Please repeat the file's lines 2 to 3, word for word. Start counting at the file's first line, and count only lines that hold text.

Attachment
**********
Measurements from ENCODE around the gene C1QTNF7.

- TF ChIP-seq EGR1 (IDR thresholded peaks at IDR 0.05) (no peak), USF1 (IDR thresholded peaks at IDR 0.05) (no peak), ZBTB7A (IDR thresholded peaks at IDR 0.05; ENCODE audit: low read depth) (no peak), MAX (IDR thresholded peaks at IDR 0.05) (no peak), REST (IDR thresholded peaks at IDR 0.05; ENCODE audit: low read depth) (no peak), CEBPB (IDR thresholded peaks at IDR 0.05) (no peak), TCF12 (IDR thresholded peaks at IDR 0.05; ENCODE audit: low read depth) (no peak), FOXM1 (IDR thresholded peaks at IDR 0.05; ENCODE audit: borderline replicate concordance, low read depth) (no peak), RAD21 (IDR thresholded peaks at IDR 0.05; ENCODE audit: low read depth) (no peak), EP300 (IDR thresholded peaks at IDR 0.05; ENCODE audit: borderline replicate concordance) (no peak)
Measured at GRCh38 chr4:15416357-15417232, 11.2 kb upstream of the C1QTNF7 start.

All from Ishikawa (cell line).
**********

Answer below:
- TF ChIP-seq EGR1 (IDR thresholded peaks at IDR 0.05) (no peak), USF1 (IDR thresholded peaks at IDR 0.05) (no peak), ZBTB7A (IDR thresholded peaks at IDR 0.05; ENCODE audit: low read depth) (no peak), MAX (IDR thresholded peaks at IDR 0.05) (no peak), REST (IDR thresholded peaks at IDR 0.05; ENCODE audit: low read depth) (no peak), CEBPB (IDR thresholded peaks at IDR 0.05) (no peak), TCF12 (IDR thresholded peaks at IDR 0.05; ENCODE audit: low read depth) (no peak), FOXM1 (IDR thresholded peaks at IDR 0.05; ENCODE audit: borderline replicate concordance, low read depth) (no peak), RAD21 (IDR thresholded peaks at IDR 0.05; ENCODE audit: low read depth) (no peak), EP300 (IDR thresholded peaks at IDR 0.05; ENCODE audit: borderline replicate concordance) (no peak)
Measured at GRCh38 chr4:15416357-15417232, 11.2 kb upstream of the C1QTNF7 start.